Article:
Tomlinson and Edwards expect Britain's athletes to deliver
Long jumper Chris Tomlinson is confident Britain can meet their five-medal target at the Beijing Olympics despite a crop of injuries.
Medal hope Jessica Ennis is out while Paula Radcliffe remains a major doubt. But Tomlinson, one of the favourites in his event, remains optimistic.
"It will be more difficult to get five without Paula and Jessica but hopefully we can get close," he told BBC Sport.
"We won five medals at [March's] World Indoors and we have to build on that."
UK Athletics performance director Dave Collins has slated a medal target of five for this summer's Beijing Games.
But even that modest haul looked in doubt following Ennis's withdrawal from the heptathlon because of an ankle injury and marathon favourite Radcliffe's continuing struggle with a stress fracture.
However, Tomlinson, who is amongst Britain's medal contenders, believes Britain's maturing squad can bring back some silverware from China.
"We've still got some strong favourites," said the 26-year-old.
"The team progressed at last year's World Championships and the World Indoors so I think we can be in and around that mark.
We've got to be very realistic when we go to Beijing - it's going to be very tough
"Paula is an out-and-out gold medal favourite and her injury is such a great shame.
"And now [defending champion] Carolina Kluft is out of the heptathlon, I believe that Jessica Ennis could have even won the Olympic title but equally Kelly Sotherton is in the same position.
"One of our big problems is that we've had the likes of Steve Backley, Jonathan Edwards and Colin Jackson retire within the last five or six years and it takes time for people to fill the boots of those athletes.
"But I think we are starting to now. Athletes are emerging through the ranks and their performances are starting to show ahead of the Olympics."
Jonathan Edwards, who won triple jump gold at the 2000 Olympics before retiring three years later, is also cautiously optimistic that the next generation of athletes will step up and deliver in Beijing.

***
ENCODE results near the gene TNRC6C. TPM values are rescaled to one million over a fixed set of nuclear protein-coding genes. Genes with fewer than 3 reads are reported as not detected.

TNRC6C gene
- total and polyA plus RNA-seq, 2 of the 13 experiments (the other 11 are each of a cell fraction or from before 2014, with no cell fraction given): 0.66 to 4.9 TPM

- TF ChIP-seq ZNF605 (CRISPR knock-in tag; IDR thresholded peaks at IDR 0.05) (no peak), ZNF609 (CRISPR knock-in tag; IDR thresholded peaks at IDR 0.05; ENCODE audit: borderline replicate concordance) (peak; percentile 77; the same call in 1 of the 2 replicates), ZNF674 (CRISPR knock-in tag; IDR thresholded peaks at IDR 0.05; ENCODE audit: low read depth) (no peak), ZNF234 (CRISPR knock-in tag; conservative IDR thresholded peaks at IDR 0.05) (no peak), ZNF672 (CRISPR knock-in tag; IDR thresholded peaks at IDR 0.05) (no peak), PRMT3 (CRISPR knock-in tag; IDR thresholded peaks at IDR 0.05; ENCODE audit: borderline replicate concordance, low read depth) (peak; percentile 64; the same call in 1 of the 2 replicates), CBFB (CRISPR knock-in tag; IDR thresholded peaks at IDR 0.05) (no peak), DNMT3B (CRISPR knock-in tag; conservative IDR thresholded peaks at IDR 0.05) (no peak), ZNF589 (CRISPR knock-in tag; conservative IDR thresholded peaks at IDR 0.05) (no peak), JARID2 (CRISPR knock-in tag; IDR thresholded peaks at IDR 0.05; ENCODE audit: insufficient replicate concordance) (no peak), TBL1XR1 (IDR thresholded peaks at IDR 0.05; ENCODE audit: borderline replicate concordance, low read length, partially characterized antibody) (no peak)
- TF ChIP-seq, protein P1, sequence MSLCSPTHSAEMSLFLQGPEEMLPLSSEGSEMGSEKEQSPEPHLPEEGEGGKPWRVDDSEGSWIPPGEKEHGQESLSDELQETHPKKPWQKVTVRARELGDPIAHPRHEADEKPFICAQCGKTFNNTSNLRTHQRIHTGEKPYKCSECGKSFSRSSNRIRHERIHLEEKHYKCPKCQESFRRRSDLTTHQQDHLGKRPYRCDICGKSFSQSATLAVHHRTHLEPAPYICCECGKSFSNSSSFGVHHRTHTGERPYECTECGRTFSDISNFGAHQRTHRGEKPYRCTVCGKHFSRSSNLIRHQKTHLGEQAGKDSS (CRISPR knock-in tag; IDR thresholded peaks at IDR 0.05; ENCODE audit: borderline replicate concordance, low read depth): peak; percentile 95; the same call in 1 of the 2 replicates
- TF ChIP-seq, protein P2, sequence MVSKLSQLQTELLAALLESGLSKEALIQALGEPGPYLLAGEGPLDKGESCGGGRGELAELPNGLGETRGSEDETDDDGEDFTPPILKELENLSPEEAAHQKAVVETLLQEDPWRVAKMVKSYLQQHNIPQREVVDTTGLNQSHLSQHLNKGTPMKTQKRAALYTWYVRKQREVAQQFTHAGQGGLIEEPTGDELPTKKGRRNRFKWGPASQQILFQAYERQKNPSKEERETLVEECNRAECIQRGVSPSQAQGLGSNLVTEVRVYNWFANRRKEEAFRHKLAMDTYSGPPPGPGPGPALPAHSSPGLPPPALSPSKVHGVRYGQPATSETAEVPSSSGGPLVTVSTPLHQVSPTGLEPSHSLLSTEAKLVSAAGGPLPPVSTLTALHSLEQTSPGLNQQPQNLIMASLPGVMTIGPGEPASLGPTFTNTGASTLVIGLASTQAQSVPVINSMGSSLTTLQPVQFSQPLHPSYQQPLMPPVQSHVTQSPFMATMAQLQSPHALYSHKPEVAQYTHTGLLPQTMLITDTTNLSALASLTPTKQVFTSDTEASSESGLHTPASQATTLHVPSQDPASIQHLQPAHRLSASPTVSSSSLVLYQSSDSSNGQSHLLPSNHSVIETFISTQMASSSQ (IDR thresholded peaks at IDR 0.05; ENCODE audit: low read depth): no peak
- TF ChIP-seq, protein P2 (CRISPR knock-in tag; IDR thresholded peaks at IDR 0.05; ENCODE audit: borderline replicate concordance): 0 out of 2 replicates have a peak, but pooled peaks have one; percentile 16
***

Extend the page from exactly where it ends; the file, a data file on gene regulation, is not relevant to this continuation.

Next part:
"We've got to be very realistic when we go to Beijing - it's going to be very tough," Edwards said.
"Despite some injury problems with Paula and Jessica, I still think that overall it will be a positive Games for us.
"There've been some very good world performances already this year but also across all the disciplines, men and women, by British athletes.
"I think Phillips Idowu will get the podium in the triple jump and [400m runner] Christine Ohuruogu will medal - she's a great championship performer.
"Goldie Sayers [javelin] and Kelly Sotherton [heptathlon] and our men's 4x100m relay team are all in with a chance."
Edwards is also hoping his former Gateshead team-mate Tomlinson, who is coached by his mentor Peter Stanley, can build on his World Indoor silver medal in Beijing.
"For Chris it's going to be very, very tough," said Edwards. "He's probably one of seven or eight or even 10 athletes who feel they can medal.
"But on the day he's at the top end, which could put him in that position and it depends on a high performance on the day - so it is an opportunity."
Tomlinson and Edwards were speaking at the launch of the Aviva British Grand Prix, which will be held in Gateshead on 31 August.